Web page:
Since Gutenberg’s printing press was developed in 1439, there’s been many revisions to the printer we know today. Whether it has been used to bring Medieval Europe into the Renaissance, like Gutenberg’s press, or to publish your local newspaper, its original purpose is universal and longstanding; to carry a message to whoever needs it.
Although Gutenberg’s press was the most significant turn in printing history, and his original wooden ink block design allowed books to be published more efficiently, its relevance today is actually minimal.
Looking back at the origins
The original computer printer was developed by Chester Carlson in 1938, and unlike previous iterations, it was able to imprint text on paper without any moisture. This not only ensured that words were more legible, but were also longer lasting. Because of this, it was employed by many of those in the corporate sphere, such as the newly developed Ford manufacturer at the time. More importantly, Carlson’s design was patented as Xerox, whose name stands to this day.
The concept worked by transmitting and printing images using a ray of directed ions onto a rotating drum of warming metal material. The ions created electrostatic charges within the actual drum. From there, a fine powder was then be dusted upon the drum and would stick to stick to parts that had been charged. This would be the foundation technology for modern laser printing.
Modern laser printing was then further perfected in 1984 by Hewlett Packard (HP). Their HP Laser Jet’s importance was not only in function, but also in accessibility. It was the first laser printer that was directed to middle-class consumers, working by moving the fine powder from Carlson’s design back and forth, similar to how a typewriter functions. These versions of printers are known as ‘dot matrix’ printers.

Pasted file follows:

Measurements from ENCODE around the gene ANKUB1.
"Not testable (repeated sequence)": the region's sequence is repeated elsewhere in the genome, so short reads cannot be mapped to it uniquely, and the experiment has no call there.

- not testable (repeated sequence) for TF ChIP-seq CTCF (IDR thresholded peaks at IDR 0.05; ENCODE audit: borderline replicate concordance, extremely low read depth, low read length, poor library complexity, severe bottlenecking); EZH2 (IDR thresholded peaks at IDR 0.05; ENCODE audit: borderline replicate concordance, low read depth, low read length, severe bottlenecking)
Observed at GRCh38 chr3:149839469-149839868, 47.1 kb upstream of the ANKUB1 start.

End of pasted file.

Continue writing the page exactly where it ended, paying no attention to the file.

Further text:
However, the printer that has the most relevant to the average consumer is the inkjet printer. This was first developed in 1973, as a joint venture by Canon, HP and Epson, and would only be available to consumers by the late 1980s. This long break in time was due to the continual refinement of developing an entirely new type of printer -- one that would eliminate the ‘dot matrix’ design. Instead of using metal material as the dot matrix, inkjet printers rely on hundreds of tiny plastic injectors to place ink on paper. While this creates a less dry result, it also means a more affordable solution for those that need everyday printing solutions.
The printer we know today
Today, we use inkjets within our own homes and workplaces, bringing rise to a widely used version that was once formed off Chester Carlson’s notions. Due to their inexpensive nature, their affordability is a huge drawing point for consumers of all financial levels. Add to that the fact that the resolutions of inkjets are becoming more and more advanced, and there’s plenty of reasons to opt for these nifty devices.
However, the one downfall is often seen in the price of replacement inks, where they tend to draw more expenses than laser printer solutions. All in all, the ability and the purpose of these devices come down the requirements they’re used for, and the amount of demand that will be placed on them in a daily capacity.